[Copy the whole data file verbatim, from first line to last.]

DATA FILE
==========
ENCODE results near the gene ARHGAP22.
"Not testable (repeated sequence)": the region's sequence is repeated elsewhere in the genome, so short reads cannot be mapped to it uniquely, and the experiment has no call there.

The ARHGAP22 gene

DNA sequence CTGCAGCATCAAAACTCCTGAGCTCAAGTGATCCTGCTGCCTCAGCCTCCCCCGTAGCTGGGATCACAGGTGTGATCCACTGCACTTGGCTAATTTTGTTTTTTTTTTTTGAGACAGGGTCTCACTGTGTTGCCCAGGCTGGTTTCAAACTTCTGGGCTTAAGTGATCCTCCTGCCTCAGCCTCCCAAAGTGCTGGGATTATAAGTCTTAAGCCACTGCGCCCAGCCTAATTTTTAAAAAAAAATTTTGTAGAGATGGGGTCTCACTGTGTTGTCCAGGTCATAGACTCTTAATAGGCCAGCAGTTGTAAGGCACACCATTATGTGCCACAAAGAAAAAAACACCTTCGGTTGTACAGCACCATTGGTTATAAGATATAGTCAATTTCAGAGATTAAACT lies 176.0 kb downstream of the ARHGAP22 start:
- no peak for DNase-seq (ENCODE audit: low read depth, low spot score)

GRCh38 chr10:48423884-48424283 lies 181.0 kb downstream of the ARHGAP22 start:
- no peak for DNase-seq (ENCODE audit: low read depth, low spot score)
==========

ENCODE results near the gene ARHGAP22.
"Not testable (repeated sequence)": the region's sequence is repeated elsewhere in the genome, so short reads cannot be mapped to it uniquely, and the experiment has no call there.

The ARHGAP22 gene

DNA sequence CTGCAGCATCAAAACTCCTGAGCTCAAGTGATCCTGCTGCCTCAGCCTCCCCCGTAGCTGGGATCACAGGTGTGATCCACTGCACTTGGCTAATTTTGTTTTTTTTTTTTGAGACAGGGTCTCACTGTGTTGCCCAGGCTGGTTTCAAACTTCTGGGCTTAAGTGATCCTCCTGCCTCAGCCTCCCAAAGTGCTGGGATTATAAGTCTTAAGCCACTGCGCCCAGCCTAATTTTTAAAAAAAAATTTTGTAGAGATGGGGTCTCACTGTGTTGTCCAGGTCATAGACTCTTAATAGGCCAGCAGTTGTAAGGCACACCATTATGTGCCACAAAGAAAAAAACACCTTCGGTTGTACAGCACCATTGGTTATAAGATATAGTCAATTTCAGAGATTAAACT lies 176.0 kb downstream of the ARHGAP22 start:
- no peak for DNase-seq (ENCODE audit: low read depth, low spot score)

GRCh38 chr10:48423884-48424283 lies 181.0 kb downstream of the ARHGAP22 start:
- no peak for DNase-seq (ENCODE audit: low read depth, low spot score)